# Category theory

One question for now:
1. If C is a full subcategory of D and D is a full subcategory of C, what can be said, if anything, about C and D being either equal or equivalent in some way?

Hurkyl
Staff Emeritus
Gold Member
They'd have to be equal.

Every object of C is an object of D, and vice cersa. Full subcategories are determined by their objects.

2. Could you explain slice categories?

I have a quote that I don't get:
It is useful to think of an object of Set/A as an A-indexed family of disjoint sets (the inverse images of the elements of A). The commutivity of teh above diagram means that the function h is consistent with the decomposition of B and C into disjoint sets.
In the "above diagram," f:B-->A, g:C-->A, and h:B-->C s.t. gh=f.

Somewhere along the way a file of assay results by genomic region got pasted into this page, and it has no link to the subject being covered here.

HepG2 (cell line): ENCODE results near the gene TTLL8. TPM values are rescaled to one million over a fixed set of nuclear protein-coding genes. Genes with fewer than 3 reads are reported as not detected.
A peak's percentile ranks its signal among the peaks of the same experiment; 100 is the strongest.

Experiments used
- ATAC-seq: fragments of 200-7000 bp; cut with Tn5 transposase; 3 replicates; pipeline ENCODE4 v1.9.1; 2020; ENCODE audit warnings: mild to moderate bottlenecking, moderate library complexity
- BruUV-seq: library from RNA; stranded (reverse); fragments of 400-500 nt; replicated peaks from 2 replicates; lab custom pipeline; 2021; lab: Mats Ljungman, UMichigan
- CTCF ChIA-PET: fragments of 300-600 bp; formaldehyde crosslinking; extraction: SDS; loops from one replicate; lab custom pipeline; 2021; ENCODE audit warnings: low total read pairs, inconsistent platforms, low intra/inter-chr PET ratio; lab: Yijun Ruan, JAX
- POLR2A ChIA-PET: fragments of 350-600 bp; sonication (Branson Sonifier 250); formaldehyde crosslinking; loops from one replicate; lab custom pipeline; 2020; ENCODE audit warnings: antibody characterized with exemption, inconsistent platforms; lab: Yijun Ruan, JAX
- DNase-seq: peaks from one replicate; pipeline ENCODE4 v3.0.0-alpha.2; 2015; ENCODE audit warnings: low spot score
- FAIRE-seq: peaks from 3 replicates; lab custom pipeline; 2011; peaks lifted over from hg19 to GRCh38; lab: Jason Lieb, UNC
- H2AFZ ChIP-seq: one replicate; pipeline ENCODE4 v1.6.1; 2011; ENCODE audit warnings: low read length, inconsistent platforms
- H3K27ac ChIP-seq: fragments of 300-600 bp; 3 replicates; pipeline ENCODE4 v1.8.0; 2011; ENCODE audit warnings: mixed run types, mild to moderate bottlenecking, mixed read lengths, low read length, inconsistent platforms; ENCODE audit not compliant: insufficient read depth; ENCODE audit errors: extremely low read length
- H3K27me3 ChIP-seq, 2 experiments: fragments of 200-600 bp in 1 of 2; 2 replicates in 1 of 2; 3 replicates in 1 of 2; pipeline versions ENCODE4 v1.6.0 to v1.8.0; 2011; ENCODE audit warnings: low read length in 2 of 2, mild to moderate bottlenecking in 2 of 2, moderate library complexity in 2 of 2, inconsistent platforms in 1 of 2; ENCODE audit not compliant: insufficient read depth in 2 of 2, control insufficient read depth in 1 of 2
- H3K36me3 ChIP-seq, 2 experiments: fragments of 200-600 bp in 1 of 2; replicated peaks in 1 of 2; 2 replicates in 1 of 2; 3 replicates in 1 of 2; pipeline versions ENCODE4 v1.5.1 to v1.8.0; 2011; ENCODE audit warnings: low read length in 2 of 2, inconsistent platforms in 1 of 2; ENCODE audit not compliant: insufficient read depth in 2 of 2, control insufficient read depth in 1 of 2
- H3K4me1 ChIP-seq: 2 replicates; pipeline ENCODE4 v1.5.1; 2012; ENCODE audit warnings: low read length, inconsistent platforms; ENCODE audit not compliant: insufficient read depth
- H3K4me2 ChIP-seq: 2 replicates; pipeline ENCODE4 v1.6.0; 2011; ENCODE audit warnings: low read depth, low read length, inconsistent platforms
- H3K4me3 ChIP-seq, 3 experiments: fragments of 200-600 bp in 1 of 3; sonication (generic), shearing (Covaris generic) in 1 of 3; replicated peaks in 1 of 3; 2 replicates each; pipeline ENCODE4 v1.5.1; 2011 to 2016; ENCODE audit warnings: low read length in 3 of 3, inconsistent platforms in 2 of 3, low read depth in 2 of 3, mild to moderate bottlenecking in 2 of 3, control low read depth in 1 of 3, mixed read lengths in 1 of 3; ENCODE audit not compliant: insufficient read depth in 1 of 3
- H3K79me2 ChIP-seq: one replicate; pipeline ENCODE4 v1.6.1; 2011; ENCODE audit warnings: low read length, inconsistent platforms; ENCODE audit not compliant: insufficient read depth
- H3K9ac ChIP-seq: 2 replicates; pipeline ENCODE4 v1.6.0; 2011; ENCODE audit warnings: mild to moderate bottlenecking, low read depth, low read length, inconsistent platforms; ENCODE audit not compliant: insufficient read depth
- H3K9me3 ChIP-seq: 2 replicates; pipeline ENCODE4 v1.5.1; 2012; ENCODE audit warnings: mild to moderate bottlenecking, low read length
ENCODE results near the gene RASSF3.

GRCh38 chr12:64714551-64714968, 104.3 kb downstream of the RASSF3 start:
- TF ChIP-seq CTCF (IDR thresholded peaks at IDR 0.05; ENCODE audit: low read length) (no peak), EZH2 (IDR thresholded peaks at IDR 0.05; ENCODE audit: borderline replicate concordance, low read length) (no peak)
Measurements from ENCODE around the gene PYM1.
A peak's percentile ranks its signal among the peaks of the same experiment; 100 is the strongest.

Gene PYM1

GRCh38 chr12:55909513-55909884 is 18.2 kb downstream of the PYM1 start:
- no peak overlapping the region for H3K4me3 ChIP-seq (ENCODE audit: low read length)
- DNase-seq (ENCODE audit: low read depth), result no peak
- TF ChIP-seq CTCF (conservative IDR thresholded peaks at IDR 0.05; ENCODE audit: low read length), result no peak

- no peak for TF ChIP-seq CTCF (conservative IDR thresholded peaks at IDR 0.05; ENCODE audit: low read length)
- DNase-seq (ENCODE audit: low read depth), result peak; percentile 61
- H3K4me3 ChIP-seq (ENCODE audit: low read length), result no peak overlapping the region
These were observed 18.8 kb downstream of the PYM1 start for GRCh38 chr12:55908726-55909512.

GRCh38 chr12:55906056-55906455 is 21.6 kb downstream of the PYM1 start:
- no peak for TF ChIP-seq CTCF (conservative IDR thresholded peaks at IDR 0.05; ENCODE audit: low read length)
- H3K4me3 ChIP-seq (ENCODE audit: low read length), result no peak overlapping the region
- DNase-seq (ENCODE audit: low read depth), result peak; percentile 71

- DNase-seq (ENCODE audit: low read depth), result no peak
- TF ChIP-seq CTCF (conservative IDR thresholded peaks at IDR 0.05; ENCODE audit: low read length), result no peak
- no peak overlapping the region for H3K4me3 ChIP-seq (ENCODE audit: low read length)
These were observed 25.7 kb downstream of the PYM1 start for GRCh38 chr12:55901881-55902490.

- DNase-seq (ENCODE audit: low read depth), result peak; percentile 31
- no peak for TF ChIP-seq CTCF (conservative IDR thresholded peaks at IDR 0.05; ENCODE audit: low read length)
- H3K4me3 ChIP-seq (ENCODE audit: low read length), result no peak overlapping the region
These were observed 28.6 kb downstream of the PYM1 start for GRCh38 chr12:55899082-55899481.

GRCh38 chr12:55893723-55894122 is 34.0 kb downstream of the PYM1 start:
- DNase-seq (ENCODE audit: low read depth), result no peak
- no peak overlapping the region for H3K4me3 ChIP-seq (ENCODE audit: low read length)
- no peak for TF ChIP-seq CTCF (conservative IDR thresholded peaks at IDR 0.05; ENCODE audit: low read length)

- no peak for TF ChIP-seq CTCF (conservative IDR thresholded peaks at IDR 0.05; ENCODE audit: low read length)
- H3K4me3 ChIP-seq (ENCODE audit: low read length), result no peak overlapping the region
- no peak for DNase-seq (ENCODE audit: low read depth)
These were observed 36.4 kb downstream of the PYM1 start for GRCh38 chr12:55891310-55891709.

Hurkyl
Staff Emeritus
Gold Member
Have you worked much with fiber bundles? I think they're a good model to understand what's going on.

You can imagine the objects of the slice category are the projections from objects of the original category to the base object.

For a given projection, each "point" X of the base object corresponds to a "fiber", those "points" of the source object that project onto X. (Thus, we have a B-indexed family of fibers)

The morphisms of the slice category, then, are the morphisms that act "fiber-wise". That is, if P is in a fiber of X, then f(P) is also in a fiber of X.

Of course, in general you won't have points and fibers to manipulate, but I think this is the spirit behind it.

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